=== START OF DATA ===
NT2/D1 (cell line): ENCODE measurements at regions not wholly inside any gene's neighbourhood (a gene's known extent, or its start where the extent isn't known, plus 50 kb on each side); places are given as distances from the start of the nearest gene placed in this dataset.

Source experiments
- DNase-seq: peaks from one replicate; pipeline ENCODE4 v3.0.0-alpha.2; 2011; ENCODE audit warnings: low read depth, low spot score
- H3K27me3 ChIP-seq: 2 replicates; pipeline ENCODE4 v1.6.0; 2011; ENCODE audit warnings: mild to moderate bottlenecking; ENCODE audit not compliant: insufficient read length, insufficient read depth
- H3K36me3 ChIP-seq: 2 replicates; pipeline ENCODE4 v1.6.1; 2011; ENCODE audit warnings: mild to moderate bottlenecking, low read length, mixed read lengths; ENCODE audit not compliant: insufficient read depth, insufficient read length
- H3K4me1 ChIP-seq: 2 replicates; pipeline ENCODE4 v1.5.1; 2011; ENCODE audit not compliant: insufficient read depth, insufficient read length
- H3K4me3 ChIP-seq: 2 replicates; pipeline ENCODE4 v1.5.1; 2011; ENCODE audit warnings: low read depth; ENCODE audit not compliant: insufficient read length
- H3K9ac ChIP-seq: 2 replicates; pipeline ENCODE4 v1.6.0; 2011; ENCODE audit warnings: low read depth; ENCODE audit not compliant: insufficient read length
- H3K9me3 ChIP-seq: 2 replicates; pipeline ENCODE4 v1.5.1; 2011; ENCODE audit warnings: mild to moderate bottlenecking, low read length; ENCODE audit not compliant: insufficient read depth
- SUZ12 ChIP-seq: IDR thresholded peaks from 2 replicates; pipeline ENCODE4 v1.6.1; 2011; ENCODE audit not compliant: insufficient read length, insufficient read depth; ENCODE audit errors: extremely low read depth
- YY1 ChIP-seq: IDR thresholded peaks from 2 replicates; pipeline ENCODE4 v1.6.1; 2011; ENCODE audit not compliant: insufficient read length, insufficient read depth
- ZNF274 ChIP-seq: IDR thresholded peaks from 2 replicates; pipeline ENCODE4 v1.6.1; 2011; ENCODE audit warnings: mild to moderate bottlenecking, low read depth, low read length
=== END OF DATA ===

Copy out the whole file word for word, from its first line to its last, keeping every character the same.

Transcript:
NT2/D1 (cell line): ENCODE measurements at regions not wholly inside any gene's neighbourhood (a gene's known extent, or its start where the extent isn't known, plus 50 kb on each side); places are given as distances from the start of the nearest gene placed in this dataset.

Source experiments
- DNase-seq: peaks from one replicate; pipeline ENCODE4 v3.0.0-alpha.2; 2011; ENCODE audit warnings: low read depth, low spot score
- H3K27me3 ChIP-seq: 2 replicates; pipeline ENCODE4 v1.6.0; 2011; ENCODE audit warnings: mild to moderate bottlenecking; ENCODE audit not compliant: insufficient read length, insufficient read depth
- H3K36me3 ChIP-seq: 2 replicates; pipeline ENCODE4 v1.6.1; 2011; ENCODE audit warnings: mild to moderate bottlenecking, low read length, mixed read lengths; ENCODE audit not compliant: insufficient read depth, insufficient read length
- H3K4me1 ChIP-seq: 2 replicates; pipeline ENCODE4 v1.5.1; 2011; ENCODE audit not compliant: insufficient read depth, insufficient read length
- H3K4me3 ChIP-seq: 2 replicates; pipeline ENCODE4 v1.5.1; 2011; ENCODE audit warnings: low read depth; ENCODE audit not compliant: insufficient read length
- H3K9ac ChIP-seq: 2 replicates; pipeline ENCODE4 v1.6.0; 2011; ENCODE audit warnings: low read depth; ENCODE audit not compliant: insufficient read length
- H3K9me3 ChIP-seq: 2 replicates; pipeline ENCODE4 v1.5.1; 2011; ENCODE audit warnings: mild to moderate bottlenecking, low read length; ENCODE audit not compliant: insufficient read depth
- SUZ12 ChIP-seq: IDR thresholded peaks from 2 replicates; pipeline ENCODE4 v1.6.1; 2011; ENCODE audit not compliant: insufficient read length, insufficient read depth; ENCODE audit errors: extremely low read depth
- YY1 ChIP-seq: IDR thresholded peaks from 2 replicates; pipeline ENCODE4 v1.6.1; 2011; ENCODE audit not compliant: insufficient read length, insufficient read depth
- ZNF274 ChIP-seq: IDR thresholded peaks from 2 replicates; pipeline ENCODE4 v1.6.1; 2011; ENCODE audit warnings: mild to moderate bottlenecking, low read depth, low read length